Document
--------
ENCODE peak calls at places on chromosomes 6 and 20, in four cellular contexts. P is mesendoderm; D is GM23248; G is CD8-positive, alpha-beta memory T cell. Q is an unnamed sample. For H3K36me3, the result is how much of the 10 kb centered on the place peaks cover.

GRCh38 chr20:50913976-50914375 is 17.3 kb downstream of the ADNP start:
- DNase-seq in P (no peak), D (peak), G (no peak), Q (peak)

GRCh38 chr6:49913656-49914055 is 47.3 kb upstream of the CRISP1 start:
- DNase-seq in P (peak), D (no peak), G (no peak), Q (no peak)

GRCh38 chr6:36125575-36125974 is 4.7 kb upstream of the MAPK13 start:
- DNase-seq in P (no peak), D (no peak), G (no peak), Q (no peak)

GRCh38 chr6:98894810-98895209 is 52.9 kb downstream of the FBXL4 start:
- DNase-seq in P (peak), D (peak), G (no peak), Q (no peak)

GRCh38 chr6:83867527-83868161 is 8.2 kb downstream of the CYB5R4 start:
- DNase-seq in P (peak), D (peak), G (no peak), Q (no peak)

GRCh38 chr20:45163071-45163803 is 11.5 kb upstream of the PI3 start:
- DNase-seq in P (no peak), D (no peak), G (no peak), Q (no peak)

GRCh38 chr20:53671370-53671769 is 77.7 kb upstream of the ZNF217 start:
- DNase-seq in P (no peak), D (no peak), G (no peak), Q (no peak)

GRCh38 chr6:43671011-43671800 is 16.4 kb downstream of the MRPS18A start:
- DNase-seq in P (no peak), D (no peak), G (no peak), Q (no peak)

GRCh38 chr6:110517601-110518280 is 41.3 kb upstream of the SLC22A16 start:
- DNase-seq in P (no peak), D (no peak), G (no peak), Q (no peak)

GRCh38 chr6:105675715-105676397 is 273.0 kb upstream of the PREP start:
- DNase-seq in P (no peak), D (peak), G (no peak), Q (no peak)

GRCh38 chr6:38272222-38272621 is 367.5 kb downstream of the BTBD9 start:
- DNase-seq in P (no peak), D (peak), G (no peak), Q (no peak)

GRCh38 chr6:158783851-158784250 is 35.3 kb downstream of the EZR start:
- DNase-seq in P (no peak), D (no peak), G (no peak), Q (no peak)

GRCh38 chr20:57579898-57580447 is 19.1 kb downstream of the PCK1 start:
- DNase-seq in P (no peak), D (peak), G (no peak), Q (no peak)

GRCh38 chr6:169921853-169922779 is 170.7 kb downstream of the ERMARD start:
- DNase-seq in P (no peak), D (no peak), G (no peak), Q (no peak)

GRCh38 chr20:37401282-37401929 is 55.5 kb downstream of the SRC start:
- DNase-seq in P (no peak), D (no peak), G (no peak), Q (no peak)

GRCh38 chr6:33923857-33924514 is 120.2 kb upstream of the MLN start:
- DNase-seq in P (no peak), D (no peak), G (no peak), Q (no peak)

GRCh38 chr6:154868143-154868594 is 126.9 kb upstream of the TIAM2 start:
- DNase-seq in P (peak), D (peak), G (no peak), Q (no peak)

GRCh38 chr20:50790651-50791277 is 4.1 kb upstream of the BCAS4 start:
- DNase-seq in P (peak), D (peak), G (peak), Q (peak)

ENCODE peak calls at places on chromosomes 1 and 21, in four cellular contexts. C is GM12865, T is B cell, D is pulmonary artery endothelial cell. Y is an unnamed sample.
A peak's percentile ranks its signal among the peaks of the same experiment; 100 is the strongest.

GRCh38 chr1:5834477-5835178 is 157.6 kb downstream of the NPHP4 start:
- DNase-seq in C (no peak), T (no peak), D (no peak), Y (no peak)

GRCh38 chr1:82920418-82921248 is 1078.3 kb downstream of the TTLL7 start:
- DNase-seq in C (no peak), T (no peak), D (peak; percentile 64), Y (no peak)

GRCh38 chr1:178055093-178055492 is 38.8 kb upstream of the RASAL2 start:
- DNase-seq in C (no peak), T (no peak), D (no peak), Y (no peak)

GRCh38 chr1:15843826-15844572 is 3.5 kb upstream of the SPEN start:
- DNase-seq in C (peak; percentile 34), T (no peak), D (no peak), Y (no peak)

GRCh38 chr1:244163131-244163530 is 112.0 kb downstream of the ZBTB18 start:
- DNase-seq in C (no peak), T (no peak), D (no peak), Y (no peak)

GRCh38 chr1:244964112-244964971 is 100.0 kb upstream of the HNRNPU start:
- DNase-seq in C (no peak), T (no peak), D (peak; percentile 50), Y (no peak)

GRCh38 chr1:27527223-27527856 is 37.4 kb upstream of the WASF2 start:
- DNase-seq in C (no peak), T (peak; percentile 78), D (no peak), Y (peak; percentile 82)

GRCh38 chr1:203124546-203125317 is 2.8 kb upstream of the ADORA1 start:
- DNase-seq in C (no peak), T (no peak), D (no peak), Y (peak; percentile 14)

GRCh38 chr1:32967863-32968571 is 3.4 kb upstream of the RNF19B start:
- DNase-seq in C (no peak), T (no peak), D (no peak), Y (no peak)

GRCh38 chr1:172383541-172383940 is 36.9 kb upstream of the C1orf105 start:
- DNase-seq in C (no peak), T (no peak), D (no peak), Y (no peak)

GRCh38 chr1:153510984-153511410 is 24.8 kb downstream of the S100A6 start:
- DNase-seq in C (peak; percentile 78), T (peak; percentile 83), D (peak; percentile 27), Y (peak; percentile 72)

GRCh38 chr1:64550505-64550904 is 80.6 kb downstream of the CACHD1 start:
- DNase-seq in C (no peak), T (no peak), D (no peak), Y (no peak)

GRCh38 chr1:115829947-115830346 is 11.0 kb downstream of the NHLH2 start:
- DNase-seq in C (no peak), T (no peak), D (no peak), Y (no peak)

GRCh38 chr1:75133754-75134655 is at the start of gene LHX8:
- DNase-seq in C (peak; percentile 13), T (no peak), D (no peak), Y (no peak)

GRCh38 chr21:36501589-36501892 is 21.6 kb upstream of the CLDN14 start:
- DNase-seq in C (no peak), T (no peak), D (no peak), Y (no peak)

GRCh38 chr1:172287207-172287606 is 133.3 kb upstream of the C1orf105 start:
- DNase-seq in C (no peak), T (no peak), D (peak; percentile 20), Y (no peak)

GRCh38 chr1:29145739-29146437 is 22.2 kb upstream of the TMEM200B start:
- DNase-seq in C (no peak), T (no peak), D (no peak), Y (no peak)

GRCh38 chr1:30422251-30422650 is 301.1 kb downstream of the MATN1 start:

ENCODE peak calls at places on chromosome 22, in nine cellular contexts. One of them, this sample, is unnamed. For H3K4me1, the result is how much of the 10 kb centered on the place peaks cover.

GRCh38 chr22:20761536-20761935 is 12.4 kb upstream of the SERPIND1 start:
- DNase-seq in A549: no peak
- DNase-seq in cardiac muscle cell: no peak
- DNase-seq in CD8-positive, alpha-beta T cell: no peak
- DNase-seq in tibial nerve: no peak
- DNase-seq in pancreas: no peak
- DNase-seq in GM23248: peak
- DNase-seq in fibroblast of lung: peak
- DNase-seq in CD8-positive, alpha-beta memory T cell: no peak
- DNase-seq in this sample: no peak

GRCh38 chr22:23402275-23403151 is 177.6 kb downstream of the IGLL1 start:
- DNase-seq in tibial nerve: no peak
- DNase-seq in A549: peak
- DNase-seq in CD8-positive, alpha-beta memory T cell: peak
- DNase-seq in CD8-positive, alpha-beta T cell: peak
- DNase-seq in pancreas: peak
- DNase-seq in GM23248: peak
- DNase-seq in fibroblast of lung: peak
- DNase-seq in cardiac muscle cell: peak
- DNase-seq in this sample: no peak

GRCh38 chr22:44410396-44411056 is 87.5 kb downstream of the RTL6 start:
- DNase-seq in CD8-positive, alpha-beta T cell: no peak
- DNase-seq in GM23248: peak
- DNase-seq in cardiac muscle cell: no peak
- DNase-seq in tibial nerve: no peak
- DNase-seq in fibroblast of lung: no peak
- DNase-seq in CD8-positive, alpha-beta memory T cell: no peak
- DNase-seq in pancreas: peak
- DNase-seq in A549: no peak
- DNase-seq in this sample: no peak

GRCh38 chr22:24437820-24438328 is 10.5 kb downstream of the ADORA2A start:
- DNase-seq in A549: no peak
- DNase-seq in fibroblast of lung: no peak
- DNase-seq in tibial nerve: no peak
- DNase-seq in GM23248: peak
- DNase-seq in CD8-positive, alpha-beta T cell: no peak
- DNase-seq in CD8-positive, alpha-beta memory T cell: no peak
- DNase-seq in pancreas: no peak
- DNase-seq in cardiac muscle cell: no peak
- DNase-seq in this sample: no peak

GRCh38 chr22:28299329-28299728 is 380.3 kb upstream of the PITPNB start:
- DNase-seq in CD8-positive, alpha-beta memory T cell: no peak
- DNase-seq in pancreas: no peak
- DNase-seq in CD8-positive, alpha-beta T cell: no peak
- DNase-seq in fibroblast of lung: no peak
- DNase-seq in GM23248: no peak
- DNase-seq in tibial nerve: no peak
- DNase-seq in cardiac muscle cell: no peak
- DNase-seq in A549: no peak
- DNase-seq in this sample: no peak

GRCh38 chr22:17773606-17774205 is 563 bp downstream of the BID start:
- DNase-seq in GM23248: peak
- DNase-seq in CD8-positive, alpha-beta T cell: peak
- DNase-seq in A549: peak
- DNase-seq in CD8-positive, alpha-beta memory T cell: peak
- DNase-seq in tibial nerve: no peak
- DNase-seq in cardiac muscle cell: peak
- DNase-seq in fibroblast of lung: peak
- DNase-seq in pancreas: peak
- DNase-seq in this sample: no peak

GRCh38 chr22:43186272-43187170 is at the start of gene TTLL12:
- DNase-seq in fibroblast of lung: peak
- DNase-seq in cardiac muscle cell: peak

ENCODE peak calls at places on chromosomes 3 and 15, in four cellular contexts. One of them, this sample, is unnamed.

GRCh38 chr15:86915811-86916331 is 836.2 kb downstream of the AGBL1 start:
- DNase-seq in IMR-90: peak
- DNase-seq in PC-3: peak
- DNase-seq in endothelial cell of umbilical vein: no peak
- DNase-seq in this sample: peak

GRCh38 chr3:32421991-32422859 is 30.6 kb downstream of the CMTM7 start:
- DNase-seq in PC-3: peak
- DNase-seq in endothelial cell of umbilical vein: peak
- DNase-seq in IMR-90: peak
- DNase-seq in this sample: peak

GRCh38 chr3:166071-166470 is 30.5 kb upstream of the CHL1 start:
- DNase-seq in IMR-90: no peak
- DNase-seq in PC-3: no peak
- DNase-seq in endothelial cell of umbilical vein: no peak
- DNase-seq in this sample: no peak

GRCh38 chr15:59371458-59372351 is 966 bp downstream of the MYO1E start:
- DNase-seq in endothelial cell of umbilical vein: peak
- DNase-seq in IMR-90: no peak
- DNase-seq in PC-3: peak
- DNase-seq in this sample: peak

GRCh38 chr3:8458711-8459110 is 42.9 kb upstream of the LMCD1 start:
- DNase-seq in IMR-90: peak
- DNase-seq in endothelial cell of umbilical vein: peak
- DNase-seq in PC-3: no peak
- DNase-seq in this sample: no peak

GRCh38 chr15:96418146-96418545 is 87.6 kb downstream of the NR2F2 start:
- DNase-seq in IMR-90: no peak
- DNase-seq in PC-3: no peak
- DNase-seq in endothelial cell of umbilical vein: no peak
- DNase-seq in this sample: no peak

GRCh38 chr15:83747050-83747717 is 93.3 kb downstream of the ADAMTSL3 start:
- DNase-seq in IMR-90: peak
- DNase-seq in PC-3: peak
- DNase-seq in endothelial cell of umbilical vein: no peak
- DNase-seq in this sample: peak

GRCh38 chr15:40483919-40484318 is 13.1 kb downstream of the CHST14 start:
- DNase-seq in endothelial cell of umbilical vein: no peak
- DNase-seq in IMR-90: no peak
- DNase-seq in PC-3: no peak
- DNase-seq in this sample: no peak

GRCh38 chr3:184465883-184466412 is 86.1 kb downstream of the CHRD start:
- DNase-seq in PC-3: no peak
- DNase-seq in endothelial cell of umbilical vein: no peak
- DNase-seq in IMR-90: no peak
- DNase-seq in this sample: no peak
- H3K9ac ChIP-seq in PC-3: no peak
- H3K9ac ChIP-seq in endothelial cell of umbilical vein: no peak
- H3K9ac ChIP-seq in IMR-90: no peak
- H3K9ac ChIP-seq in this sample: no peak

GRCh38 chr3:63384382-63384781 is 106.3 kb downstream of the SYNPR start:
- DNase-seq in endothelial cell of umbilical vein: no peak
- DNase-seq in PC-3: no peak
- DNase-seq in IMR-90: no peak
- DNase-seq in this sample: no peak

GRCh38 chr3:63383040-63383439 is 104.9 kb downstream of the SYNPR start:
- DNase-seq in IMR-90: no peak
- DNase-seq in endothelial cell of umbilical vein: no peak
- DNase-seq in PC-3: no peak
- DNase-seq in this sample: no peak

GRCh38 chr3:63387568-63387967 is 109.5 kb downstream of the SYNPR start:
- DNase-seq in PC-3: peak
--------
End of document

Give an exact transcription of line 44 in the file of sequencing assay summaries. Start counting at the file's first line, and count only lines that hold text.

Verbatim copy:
GRCh38 chr1:178055093-178055492 is 38.8 kb upstream of the RASAL2 start: